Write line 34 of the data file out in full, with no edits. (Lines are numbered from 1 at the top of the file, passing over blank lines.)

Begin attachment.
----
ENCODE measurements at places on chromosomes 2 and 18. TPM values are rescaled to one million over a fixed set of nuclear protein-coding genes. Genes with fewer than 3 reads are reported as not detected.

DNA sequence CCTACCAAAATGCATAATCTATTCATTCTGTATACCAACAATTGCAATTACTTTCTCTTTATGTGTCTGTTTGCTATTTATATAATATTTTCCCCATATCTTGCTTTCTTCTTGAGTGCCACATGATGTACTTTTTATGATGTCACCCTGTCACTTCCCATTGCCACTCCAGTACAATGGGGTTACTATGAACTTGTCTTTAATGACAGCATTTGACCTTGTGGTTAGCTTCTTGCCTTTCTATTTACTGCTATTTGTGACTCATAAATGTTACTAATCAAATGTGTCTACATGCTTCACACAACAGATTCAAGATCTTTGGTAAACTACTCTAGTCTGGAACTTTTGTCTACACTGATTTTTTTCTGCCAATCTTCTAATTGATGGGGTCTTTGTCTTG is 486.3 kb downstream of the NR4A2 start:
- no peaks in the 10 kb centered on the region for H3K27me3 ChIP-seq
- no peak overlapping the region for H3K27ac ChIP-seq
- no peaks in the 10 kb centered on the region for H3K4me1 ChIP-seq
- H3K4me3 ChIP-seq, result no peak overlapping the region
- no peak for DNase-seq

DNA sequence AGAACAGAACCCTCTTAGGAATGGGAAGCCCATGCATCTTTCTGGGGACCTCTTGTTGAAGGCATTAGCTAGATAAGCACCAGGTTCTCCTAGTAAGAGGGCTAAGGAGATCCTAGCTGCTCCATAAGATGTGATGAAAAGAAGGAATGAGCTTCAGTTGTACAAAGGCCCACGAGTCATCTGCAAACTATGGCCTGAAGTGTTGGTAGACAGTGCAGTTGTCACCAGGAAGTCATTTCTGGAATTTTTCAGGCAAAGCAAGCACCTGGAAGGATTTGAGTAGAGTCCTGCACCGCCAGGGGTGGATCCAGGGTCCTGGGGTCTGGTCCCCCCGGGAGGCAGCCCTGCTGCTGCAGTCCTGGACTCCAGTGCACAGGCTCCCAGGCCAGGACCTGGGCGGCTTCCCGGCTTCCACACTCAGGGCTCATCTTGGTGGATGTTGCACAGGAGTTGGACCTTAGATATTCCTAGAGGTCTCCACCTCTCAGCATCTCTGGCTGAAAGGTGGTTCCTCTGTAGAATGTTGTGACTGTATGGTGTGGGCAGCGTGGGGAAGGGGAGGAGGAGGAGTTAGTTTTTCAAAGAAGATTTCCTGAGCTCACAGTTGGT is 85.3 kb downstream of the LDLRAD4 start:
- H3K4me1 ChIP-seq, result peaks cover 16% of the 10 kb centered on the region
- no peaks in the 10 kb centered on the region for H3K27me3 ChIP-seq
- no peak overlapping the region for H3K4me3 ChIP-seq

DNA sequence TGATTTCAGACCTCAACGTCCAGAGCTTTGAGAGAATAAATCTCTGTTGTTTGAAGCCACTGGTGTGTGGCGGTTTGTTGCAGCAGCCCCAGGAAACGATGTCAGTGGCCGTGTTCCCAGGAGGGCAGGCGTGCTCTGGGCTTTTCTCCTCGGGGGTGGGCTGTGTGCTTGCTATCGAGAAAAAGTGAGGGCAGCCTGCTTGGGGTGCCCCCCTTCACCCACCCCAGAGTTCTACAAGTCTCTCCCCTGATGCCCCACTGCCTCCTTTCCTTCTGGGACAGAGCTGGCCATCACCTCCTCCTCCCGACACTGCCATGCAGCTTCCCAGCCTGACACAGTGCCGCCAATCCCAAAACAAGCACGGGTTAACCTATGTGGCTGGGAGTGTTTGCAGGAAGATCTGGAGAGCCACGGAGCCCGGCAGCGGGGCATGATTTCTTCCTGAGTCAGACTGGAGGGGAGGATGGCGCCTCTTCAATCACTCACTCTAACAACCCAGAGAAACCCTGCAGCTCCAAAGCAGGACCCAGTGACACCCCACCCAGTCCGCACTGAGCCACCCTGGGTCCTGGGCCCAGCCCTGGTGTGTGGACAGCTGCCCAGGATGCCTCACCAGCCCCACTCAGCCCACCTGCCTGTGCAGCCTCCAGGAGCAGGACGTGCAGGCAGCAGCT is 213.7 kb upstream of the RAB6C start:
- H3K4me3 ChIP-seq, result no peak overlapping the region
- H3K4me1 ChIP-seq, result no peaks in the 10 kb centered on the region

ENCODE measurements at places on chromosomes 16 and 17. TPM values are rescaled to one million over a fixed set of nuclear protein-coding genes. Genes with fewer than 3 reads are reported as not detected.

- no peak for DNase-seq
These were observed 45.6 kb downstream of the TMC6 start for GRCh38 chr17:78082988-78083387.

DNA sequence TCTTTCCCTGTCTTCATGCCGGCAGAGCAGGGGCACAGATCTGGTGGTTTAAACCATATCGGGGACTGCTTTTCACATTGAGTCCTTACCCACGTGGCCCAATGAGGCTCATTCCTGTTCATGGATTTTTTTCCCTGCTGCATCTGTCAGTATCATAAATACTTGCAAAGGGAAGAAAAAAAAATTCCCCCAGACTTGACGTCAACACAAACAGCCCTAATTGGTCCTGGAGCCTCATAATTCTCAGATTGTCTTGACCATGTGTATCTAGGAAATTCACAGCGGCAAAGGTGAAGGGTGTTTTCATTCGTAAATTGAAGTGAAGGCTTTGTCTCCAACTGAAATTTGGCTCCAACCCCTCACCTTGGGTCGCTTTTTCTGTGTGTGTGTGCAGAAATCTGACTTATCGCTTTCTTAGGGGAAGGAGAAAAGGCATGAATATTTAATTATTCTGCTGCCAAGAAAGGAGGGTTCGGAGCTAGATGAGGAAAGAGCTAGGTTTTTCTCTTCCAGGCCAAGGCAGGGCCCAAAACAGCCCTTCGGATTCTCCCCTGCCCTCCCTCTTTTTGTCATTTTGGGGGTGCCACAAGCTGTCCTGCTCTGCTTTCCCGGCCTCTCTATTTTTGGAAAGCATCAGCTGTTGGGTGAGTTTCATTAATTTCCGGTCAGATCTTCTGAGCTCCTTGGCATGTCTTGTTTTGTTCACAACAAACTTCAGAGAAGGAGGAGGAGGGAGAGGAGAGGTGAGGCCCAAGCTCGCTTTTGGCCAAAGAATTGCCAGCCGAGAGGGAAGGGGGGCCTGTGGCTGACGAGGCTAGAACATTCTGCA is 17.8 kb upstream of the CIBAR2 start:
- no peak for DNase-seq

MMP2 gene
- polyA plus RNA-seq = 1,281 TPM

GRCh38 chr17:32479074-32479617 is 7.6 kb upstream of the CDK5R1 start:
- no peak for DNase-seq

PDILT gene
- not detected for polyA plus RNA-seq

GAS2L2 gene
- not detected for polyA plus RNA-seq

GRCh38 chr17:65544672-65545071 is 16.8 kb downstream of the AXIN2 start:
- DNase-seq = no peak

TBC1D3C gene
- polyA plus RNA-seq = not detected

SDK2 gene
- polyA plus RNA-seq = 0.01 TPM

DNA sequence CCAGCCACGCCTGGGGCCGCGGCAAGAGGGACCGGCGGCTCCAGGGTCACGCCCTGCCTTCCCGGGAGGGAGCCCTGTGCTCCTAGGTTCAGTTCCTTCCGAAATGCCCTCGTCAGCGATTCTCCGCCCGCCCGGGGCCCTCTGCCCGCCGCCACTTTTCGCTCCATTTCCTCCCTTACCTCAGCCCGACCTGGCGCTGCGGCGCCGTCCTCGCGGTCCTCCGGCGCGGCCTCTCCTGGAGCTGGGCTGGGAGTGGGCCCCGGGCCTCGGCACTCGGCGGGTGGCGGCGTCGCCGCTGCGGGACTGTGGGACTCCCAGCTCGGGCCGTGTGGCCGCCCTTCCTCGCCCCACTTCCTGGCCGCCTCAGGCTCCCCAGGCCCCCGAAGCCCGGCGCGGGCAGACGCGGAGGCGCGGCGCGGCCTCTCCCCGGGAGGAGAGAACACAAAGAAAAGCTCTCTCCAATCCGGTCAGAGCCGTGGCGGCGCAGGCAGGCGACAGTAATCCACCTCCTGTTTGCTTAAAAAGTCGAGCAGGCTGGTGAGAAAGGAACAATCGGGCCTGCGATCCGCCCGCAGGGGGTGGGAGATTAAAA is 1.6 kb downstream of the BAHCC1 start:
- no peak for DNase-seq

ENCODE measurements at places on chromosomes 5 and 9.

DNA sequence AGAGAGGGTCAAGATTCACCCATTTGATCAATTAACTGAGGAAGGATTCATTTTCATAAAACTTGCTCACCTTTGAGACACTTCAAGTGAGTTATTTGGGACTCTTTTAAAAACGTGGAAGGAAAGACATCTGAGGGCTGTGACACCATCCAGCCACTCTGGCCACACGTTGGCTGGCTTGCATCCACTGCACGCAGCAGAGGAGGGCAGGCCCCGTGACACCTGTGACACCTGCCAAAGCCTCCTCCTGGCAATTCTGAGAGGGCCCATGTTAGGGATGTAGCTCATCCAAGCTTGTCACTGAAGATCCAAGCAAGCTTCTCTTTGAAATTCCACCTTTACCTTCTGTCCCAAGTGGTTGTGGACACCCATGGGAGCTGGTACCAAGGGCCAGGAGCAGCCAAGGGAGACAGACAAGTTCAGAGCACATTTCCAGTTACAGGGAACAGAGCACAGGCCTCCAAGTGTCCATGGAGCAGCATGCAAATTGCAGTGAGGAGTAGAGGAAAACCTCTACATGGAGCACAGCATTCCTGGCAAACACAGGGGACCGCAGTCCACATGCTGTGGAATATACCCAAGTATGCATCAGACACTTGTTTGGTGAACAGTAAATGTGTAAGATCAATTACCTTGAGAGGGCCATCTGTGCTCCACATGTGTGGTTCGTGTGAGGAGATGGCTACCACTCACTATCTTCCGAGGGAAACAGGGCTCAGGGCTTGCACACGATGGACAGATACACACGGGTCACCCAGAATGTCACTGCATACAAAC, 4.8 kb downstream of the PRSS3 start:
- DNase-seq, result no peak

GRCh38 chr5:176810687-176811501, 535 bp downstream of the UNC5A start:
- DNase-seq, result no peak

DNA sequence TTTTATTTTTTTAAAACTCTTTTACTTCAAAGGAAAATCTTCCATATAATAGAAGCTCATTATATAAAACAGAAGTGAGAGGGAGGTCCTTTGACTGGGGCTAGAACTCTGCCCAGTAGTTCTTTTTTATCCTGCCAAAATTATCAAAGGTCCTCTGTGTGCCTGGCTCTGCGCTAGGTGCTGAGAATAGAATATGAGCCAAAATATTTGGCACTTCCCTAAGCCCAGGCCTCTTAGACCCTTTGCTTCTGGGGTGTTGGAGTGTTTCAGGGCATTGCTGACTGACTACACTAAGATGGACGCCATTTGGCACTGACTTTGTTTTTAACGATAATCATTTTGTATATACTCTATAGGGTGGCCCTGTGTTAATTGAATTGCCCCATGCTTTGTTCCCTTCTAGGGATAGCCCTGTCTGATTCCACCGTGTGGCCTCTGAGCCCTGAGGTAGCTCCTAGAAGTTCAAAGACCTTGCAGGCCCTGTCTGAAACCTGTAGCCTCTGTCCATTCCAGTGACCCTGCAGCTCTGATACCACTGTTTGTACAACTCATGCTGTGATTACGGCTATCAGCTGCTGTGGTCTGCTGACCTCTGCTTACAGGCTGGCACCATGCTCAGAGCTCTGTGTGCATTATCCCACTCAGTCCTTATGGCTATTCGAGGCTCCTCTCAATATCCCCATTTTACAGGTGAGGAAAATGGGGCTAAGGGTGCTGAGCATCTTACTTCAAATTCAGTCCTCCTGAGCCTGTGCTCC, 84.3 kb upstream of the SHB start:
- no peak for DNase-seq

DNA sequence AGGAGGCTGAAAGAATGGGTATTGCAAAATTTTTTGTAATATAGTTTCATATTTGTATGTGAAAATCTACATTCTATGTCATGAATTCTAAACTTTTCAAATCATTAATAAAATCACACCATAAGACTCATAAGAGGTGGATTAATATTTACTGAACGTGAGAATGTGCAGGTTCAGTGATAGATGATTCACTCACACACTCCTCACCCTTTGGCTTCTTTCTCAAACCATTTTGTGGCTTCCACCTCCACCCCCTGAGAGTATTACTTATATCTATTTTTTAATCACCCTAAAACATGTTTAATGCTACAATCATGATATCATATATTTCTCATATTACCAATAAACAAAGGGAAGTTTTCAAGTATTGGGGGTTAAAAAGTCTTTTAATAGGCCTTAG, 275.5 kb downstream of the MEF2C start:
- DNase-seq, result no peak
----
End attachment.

DNA sequence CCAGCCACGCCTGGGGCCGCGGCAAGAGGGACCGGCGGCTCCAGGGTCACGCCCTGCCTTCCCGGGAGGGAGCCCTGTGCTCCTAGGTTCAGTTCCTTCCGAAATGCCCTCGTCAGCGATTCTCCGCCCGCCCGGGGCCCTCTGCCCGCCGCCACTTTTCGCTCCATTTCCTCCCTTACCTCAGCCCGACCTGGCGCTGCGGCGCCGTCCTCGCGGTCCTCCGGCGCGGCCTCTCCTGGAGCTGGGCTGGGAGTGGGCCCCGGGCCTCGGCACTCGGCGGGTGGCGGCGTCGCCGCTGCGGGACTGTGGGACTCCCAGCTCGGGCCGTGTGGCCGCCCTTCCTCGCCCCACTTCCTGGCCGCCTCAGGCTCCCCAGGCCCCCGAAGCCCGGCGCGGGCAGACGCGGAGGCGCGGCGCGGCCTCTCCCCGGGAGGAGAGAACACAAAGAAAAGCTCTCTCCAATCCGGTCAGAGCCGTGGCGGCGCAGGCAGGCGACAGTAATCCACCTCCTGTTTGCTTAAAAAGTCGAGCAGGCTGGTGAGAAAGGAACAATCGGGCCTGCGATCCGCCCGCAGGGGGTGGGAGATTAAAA is 1.6 kb downstream of the BAHCC1 start: